– Restraint seems important.
– Free flow and construction both.
– Donʼt need the video. If you use video it should be images that are as random as the speech. A million images behind you. Your images detract from you.
– Persona of the speaking woman. Donʼt trivialize it. There is a specialness in it. Oracle, shaman. Take it out of the casual.
– The frame is important. Formalize it. Be specific.
– Build in the silence. It canʼt be a relief. Like a mute button where thought and speech are still going on.
– This is not an intellectual exercise at all. Not just task oriented. Itʼs visceral and emotional.
– Every part of your body is focused on the next thought.
– Emotion in the face but informational in the text.

* * *

Camera as the other

“I am a camera with its shutter open…”
– Christopher Isherwood, from Goodbye to Berlin

“Yes, I can hear my echo and the words are coming back on top of me. Uhh, the words are spilling out of my head and then returning into my ear. It, uhh, puts a distance between the words and their apprehension, or their comprehension . . . I have a double
take on myself. I am once removed from myself . . . I have a feeling I am not where I am . . . The words keep tumbling out because I want to hear them. I want to hear my own words pouring back in on top of me . . . The words become like things. I am throwing things out into the world and they are boomeranging back . . . I am surrounded by me and my mind surrounds me. My mind goes out into the world and then comes back inside of me. There is no escape.”
– Nancy Holt in Richard Serraʼs Boomerang

When I began the initial research period at AMCH, I worked alone. This was necessary. It was an introspective period for me, questioning and reconsidering process, form, content, modes of articulation and modes of construction, and purpose. Within this maelstrom of inquiry, the camera became an essential tool to not only document the practice of non-stop talking that had emerged but was also a very practical device for gaining this critical distance that I so desired. At first, I used the camera to be able to let go actually of my analytic mind so that I could reconnect to a “flow” of thought. Afterward I could parse through what the structure of that talking was by watching the videos.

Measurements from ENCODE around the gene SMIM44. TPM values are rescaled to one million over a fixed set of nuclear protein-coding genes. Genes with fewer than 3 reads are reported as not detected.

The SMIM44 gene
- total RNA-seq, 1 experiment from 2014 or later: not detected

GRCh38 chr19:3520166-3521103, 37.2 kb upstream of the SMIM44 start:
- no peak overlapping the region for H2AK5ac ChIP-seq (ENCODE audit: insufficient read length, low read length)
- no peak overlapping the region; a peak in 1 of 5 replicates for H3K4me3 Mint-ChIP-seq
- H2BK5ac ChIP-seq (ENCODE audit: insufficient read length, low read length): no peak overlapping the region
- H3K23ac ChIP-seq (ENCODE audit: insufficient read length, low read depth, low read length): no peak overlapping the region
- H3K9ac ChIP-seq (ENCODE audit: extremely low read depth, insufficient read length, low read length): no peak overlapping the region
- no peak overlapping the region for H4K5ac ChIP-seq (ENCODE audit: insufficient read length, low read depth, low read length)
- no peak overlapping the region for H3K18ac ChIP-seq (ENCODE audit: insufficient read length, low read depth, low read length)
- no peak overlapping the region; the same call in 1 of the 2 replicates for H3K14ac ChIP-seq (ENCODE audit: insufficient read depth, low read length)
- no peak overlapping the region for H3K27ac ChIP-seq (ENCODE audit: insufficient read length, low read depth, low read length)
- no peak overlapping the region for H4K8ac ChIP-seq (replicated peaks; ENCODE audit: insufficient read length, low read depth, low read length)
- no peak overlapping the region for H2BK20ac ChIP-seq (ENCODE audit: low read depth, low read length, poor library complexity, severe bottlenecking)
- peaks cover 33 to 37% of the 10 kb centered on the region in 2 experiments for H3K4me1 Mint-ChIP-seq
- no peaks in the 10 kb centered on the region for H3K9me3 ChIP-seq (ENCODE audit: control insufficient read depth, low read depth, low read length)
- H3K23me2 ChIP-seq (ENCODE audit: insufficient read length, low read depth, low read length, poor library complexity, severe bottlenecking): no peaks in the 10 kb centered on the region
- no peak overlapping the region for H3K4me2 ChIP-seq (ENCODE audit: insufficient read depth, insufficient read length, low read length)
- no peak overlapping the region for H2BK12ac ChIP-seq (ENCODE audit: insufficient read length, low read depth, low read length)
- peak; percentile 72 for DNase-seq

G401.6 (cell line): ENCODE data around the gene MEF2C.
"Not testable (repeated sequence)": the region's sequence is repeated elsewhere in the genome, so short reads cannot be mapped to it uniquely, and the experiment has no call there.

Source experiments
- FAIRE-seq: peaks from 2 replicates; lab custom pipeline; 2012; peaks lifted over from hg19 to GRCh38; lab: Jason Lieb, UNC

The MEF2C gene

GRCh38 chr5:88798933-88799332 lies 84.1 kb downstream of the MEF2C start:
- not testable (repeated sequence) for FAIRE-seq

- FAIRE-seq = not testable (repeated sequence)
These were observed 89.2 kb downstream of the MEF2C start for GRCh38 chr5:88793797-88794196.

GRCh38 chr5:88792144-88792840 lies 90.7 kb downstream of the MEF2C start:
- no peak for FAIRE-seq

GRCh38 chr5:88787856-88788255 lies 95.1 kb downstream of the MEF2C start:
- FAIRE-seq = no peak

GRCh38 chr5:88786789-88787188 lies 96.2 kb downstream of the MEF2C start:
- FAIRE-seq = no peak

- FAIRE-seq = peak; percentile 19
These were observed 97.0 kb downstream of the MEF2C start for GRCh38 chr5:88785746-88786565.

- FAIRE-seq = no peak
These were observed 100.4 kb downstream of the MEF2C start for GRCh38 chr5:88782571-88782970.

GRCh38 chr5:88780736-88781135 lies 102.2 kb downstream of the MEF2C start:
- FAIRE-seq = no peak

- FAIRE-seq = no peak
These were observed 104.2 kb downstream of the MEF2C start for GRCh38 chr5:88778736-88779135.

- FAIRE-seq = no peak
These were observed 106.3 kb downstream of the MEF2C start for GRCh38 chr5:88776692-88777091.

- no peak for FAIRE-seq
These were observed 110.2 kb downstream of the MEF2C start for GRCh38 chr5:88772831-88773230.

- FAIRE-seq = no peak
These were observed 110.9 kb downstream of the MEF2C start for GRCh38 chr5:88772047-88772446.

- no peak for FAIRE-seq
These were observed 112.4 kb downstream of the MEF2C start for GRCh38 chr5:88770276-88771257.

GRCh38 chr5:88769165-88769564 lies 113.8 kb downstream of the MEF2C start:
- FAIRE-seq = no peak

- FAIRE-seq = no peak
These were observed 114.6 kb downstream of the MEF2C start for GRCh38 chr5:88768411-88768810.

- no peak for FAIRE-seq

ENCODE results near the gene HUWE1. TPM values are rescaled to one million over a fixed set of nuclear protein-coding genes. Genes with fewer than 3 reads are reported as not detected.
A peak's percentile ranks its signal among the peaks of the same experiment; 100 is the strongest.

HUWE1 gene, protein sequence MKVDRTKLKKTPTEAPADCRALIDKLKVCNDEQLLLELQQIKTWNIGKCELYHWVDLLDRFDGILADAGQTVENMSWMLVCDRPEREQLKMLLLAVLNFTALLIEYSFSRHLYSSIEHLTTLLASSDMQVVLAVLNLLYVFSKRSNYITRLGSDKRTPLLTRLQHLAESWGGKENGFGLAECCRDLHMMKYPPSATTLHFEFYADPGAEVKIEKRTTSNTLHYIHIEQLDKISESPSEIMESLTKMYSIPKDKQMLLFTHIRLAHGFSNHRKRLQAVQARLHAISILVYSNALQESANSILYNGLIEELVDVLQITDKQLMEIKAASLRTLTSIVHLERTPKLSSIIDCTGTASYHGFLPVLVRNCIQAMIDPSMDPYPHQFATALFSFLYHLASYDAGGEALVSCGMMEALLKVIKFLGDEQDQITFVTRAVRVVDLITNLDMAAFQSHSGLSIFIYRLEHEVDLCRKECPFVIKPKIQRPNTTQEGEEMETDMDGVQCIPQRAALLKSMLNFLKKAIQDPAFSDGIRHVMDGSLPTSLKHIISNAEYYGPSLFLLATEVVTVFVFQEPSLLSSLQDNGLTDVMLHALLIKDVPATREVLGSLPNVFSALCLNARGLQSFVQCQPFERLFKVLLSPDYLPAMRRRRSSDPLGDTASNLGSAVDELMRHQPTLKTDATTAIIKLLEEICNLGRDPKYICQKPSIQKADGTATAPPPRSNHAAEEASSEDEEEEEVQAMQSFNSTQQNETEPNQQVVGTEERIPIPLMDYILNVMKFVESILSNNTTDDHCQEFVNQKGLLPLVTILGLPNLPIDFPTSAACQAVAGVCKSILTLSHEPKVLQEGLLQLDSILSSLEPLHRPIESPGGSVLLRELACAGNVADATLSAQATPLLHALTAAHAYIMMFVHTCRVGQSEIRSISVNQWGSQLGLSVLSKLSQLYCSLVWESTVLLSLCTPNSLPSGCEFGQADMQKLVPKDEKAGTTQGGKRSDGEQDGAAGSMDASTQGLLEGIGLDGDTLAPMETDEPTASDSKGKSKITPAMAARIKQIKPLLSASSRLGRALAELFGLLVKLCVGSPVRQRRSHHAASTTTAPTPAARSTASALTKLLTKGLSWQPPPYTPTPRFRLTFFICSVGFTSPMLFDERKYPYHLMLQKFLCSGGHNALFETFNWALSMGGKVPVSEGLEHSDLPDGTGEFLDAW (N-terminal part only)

I didnʼt fully grasp all of the implications of the camera, but eventually and inevitably though, through its consistent use and consistent conditions of use, the camera would end up framing this practice in very important ways. (This isnʼt uncommon for me: choices that are made because of practical, functional, useful reasons or even choices made based on intuition or contingencies or accidents often have, through retrospective analysis and associative awareness or through sheer consistent implementation, have key thematic or dramaturgical consequences to the work.) (13)

Because of the consistency of the daily practice of non-stop talking in front of a camera, the position of the camera within the room (at the same table with a black curtain behind), the position of myself in the frame of the camera (the head, chest and arms above the table), the constancy of my voice, the constancy of my tone, the constancy of a rhythm that was a result of not knowing what I was going to say, the constancy of my appearance, and the constancy of duration (around 20 minutes), the recordings cumulatively took on a life of their own, with their own readings and implications. The frame was already being built. Soon it became less important to parse through the structure of the speaking as material but to follow the nature of the program that I had intuitively set up.

What was clearly set up from the beginning was my relationship to the camera as the need to speak to and not just to speak out. Speaking out without the frame of the other borders on madness. The use of the camera framed my seemingly purposeless “babbling” as purposeful through its relationship to speaking to an other. The camera allowed me to become a medium of my own subconscious thought through my speaking without script, uncensored. This is where I see the reference of the frame of psychoanalysis (14) as being relevant. Unconscious thought translated through speaking whatever comes to mind to a silent other is the foundation of psychoanalysis. What is interesting for me here in this reading is that the silence of the other makes the freedom of speaking, uncensored, possible, opening the space of listening, a receiving which is also a giving…back.